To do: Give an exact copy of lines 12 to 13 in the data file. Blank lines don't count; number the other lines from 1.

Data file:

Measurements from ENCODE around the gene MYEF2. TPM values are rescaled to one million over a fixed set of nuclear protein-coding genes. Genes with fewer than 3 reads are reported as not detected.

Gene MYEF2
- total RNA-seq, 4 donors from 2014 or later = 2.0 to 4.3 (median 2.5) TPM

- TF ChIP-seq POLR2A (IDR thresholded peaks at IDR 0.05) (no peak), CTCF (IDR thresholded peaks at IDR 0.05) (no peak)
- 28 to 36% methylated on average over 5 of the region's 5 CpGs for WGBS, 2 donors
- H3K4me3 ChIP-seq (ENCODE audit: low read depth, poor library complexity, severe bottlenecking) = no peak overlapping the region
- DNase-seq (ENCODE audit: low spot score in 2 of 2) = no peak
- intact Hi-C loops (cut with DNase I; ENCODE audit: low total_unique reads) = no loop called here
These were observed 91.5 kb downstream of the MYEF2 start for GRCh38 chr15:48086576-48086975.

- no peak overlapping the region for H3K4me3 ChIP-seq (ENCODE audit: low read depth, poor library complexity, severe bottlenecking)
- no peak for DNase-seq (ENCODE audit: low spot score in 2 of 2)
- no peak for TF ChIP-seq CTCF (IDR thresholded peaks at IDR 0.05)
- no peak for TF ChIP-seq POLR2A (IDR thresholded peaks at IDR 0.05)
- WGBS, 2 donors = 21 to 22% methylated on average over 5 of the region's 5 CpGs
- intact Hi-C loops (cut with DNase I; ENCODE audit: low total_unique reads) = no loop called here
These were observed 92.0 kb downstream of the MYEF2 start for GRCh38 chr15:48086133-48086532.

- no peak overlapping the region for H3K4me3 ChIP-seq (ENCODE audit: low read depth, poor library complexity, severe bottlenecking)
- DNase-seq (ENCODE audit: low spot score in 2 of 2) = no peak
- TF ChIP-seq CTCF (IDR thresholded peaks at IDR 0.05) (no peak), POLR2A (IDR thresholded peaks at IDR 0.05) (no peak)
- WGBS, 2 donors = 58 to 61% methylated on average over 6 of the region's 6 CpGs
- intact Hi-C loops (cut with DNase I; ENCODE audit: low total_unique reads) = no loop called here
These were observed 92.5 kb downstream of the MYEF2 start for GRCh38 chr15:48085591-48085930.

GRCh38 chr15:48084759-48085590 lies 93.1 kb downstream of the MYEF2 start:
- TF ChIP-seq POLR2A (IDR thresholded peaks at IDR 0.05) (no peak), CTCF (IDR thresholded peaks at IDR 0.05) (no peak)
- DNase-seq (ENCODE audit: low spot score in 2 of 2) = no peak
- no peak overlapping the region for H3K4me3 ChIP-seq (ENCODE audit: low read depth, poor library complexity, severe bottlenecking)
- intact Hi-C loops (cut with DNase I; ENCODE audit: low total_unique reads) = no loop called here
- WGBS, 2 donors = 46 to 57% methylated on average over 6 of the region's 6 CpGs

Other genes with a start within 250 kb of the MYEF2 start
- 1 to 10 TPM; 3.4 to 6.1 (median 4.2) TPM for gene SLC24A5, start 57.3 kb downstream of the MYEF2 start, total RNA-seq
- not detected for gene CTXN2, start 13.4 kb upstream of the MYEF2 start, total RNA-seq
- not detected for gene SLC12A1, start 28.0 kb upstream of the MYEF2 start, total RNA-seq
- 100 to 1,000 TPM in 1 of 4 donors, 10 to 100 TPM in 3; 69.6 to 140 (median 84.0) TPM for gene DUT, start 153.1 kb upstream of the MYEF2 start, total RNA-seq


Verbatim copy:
- no peak for TF ChIP-seq CTCF (IDR thresholded peaks at IDR 0.05)
- no peak for TF ChIP-seq POLR2A (IDR thresholded peaks at IDR 0.05)